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What is "ugly" software?

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Posted by J J Weimer
Jul 12, 2018 at 12:35 PM

 

I consider two aspects equally important in good UI design. One is how an app lays out and styles its widgets (controls, information panes, and input panes). At one end of bad UI design in this case are apps that show every possible widget on the main view, typically with different sizes or colors or positions intended to indicate an aspect of relative importance or power in the widget. I find this approach as cluttered. An example toward this extreme is the current UI of DevonThink Pro. Another aspect of UI design is how an app uses ink and whitespace. At one end of bad UI design in this case are apps that use multiple colors or put various widgets in framed boxes, typically with the intent again to indicate that some additional or different level of importance should be associated with that portion of the view or with that widget. I can point to one aspect of the UI of DevonThink Pro as an example ... Aligned Columns with Borders. My brain associates this with having to “see past the borders to see into the columns”. A corresponding case are apps that spread out content with un-used whitespace in what might be called a case of lowering the information density. The transition going from OmniFocus 1 to OmniFocus 2 is a case where users complained about a decrease in information density (the whitespace between tasks increased).

 


Posted by Paul Korm
Jul 12, 2018 at 07:45 PM

 

I’m somewhat on a different plane with regard to DEVONthink—the UI is utilitarian but since I use have the app open and actively use it 8 - 10 hrs / day, I find the majority of those visible controls useful and I’m glad they are there.  But the icons, fonts, etc., are fusty and sort of inelegant.  But it works, so I guess in my book it is not ugly.  What puts me off, and drove me away from participating in their forums, is the defensiveness of staff—especially the moderators—who seemed more interested in party lines than helpful suggestions from customers.

Regarding Tinderbox, I agree with Steve—the older versions (5, 4 and before) were far more useful.  It’s true that 6 and 7 brought major new features, but the loss of multiple windows and a few other tools was a big negative.  Porting the application from whatever environment it was built in, to Cocoa, was a definite downgrade in user experience.

I’ve been heavily testing DropTask recently and like the balance of form and function, along with some creative approaches to working with tasks in a non-linear fashion that I appreciate.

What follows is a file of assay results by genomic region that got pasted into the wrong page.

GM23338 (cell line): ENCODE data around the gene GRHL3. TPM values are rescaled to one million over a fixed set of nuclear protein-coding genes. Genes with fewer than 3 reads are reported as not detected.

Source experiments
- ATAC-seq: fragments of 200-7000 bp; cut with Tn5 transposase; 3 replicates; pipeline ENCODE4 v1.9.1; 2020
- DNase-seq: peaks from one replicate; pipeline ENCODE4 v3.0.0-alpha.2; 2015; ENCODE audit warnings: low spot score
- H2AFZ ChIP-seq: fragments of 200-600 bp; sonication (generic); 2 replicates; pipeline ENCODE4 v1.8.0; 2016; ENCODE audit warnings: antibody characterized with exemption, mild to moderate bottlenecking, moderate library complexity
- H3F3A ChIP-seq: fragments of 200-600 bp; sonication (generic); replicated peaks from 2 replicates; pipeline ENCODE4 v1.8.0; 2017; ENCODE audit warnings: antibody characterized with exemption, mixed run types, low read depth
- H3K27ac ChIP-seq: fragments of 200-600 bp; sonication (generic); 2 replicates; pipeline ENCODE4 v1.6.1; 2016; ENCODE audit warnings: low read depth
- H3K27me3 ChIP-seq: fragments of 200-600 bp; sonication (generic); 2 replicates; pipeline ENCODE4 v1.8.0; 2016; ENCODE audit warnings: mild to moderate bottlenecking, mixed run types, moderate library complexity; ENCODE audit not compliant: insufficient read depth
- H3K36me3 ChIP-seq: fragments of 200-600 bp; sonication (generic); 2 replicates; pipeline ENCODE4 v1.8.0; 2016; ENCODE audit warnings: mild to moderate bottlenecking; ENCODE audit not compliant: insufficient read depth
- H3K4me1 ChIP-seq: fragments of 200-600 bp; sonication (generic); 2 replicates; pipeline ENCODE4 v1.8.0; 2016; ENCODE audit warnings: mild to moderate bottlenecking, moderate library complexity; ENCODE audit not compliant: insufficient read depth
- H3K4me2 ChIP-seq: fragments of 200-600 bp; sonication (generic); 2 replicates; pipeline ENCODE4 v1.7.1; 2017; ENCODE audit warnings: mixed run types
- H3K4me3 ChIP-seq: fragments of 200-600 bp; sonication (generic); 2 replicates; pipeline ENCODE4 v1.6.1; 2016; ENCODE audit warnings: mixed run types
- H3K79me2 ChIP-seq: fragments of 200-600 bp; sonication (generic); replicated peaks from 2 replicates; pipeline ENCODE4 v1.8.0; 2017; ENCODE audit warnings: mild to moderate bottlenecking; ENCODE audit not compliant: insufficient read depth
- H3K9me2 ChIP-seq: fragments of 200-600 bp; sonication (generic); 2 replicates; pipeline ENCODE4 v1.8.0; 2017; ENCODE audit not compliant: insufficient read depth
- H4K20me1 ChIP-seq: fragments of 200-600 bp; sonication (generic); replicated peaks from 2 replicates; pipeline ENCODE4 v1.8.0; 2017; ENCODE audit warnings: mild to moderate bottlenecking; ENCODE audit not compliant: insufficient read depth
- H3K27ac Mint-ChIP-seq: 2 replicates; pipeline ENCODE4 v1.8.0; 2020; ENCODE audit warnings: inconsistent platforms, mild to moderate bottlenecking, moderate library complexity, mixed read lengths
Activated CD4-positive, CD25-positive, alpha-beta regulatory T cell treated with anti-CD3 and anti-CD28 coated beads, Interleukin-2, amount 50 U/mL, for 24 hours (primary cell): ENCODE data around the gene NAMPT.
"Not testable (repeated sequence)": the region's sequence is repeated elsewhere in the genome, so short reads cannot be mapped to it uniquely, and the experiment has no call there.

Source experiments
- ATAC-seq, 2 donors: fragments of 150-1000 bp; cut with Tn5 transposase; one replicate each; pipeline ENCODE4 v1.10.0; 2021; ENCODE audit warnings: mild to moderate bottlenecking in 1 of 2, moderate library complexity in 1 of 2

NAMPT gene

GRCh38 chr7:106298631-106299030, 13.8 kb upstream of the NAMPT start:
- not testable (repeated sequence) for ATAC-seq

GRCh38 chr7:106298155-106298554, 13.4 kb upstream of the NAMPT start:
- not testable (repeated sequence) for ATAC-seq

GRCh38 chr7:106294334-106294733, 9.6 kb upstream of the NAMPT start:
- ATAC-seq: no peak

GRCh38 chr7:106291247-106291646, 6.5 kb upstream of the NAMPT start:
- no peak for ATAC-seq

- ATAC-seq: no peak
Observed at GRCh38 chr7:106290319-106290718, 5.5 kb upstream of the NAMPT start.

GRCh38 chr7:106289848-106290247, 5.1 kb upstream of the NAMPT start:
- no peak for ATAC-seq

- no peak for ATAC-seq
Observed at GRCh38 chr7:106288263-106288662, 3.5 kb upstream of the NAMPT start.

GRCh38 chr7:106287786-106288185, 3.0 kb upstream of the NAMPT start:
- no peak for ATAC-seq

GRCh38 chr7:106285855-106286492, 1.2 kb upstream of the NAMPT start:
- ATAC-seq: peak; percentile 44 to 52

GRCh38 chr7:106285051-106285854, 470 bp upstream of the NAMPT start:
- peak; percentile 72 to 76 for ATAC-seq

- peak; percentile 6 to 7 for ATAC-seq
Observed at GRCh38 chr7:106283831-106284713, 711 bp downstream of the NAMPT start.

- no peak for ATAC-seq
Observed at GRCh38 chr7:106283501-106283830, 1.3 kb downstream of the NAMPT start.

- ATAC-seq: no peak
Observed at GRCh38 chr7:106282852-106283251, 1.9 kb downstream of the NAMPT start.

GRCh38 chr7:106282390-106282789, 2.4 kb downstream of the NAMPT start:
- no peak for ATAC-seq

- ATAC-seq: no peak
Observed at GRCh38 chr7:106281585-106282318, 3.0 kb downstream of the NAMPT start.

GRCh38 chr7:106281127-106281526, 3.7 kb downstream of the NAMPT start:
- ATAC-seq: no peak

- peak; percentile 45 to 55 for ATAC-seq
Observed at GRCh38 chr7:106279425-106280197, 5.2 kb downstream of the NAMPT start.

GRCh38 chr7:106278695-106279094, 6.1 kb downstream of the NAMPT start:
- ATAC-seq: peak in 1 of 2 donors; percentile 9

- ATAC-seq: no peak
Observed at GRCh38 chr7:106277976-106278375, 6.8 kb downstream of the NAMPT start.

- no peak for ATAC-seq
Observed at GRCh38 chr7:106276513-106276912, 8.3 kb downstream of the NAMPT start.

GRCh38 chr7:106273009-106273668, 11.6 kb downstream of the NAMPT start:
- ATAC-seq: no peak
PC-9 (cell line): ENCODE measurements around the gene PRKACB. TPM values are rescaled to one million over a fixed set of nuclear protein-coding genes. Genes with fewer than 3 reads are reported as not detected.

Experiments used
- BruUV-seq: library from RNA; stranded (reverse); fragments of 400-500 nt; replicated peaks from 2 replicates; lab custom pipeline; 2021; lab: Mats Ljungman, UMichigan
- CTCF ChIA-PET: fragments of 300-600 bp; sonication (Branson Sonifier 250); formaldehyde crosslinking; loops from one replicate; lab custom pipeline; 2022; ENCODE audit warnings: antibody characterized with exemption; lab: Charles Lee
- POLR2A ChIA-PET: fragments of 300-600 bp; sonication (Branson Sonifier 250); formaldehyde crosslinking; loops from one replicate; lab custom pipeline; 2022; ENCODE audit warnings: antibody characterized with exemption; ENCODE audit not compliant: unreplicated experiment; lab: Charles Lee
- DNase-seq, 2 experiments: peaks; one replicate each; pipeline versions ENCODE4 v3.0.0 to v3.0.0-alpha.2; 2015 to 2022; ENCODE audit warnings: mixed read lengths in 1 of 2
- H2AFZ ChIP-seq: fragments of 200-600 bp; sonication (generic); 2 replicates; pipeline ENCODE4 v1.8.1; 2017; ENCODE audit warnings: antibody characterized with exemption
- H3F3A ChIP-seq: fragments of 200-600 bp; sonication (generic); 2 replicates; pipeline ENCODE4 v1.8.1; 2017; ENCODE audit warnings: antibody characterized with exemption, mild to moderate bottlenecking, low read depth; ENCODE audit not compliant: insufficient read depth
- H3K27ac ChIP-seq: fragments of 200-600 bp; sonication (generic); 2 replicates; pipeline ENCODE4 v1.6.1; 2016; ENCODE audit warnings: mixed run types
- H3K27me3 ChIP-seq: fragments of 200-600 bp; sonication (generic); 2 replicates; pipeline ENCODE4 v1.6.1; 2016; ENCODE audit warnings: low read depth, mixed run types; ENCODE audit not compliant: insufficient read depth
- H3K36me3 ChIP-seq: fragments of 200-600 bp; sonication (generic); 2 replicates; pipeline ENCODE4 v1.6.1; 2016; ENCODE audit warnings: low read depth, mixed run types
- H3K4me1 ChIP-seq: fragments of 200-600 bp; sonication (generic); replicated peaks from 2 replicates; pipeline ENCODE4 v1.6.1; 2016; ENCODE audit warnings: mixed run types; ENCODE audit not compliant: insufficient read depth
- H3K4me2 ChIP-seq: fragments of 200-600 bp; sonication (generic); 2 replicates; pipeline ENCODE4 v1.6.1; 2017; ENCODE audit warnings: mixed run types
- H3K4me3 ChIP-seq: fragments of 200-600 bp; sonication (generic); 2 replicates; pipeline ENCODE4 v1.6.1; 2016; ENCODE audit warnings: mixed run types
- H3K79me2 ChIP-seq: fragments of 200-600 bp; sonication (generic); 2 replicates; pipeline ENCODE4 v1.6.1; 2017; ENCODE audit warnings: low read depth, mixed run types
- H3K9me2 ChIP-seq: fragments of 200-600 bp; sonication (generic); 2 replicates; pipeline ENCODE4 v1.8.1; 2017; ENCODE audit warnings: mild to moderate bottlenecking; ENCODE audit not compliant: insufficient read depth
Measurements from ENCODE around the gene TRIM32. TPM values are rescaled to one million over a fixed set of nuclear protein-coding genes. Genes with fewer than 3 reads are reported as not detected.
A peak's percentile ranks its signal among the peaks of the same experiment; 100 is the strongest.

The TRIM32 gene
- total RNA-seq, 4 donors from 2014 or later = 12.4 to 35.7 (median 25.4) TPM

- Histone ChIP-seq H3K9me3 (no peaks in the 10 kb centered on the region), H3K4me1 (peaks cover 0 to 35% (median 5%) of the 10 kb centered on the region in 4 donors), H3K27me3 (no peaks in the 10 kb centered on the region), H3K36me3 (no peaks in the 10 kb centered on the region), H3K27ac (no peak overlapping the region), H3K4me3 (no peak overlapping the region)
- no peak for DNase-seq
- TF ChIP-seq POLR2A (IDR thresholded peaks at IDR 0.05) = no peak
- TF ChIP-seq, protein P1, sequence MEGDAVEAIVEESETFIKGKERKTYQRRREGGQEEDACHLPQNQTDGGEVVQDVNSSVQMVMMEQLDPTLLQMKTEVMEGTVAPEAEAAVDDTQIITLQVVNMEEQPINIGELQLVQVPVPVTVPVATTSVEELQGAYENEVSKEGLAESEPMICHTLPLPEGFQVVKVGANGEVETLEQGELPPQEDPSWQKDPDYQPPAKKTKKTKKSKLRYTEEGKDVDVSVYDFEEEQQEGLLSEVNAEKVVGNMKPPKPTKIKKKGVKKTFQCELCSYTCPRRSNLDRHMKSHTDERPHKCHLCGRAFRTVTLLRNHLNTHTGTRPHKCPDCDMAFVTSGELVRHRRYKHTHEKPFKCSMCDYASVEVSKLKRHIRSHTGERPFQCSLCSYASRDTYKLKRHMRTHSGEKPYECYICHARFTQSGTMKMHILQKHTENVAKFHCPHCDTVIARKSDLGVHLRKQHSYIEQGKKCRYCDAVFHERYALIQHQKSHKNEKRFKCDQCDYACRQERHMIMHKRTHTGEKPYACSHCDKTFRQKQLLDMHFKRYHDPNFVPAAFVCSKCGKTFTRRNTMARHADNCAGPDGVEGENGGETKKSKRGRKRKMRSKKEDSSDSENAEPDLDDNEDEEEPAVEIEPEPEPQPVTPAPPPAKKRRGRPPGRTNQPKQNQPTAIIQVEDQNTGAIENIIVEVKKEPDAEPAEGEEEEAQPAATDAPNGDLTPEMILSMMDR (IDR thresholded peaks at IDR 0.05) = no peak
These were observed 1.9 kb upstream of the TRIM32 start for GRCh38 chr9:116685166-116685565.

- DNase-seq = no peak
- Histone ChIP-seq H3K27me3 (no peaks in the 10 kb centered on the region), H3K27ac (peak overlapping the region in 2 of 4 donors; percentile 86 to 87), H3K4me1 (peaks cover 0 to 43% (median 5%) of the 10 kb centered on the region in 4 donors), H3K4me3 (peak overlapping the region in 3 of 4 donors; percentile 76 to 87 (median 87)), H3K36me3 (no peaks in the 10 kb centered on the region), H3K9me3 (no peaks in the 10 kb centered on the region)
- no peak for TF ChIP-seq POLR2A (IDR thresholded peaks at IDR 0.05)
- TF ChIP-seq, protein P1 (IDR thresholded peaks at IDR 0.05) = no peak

Posted by J J Weimer
Jul 13, 2018 at 12:38 AM

 

Paul Korm wrote:
I’m somewhat on a different plane with regard to DEVONthink—the UI is
>utilitarian but since I use have the app open and actively use it 8 - 10
>hrs / day, I find the majority of those visible controls useful and I’m
>glad they are there. 

This could be taken to support my general comment elsewhere. A certain class of users is so battle worn to the ugliness of DTP that they no longer see it as ugly. First time users such as me have a hard time getting to the beauty beneath the skin. And even when I do get past the UI, some of the bones to DTP seem just not designed the right way some times.

>But the icons, fonts, etc., are fusty and sort of
>inelegant. 

Ha! That is a polite way of saying it I guess. And I learned a new word too!

>But it works, so I guess in my book it is not ugly.  What
>puts me off, and drove me away from participating in their forums, is
>the defensiveness of staff—especially the moderators—who seemed
>more interested in party lines than helpful suggestions from customers.

Here I’d definitely say me too.


JJW

 


Posted by Chris Thompson
Jul 13, 2018 at 01:43 PM

 

DevonThink is long due for the version 3 update, which hopefully will improve the visual look. They should probably look for inspiration to Scrivener, which didn’t look all that dated in v2, but really got a lot of subtle visual improvements in v3 that genuinely seem to help to get it out of your way when you’re trying to focus. (They did a great job on the iOS version of Scriv too.) Every so often the developer of DevonThink hints at v3 being imminent on Twitter, so hopefully it’s nearing completion.

—Chris

Paul Korm wrote:
I’m somewhat on a different plane with regard to DEVONthink—the UI is
>utilitarian but since I use have the app open and actively use it 8 - 10
>hrs / day, I find the majority of those visible controls useful and I’m
>glad they are there.  But the icons, fonts, etc., are fusty and sort of
>inelegant.

 


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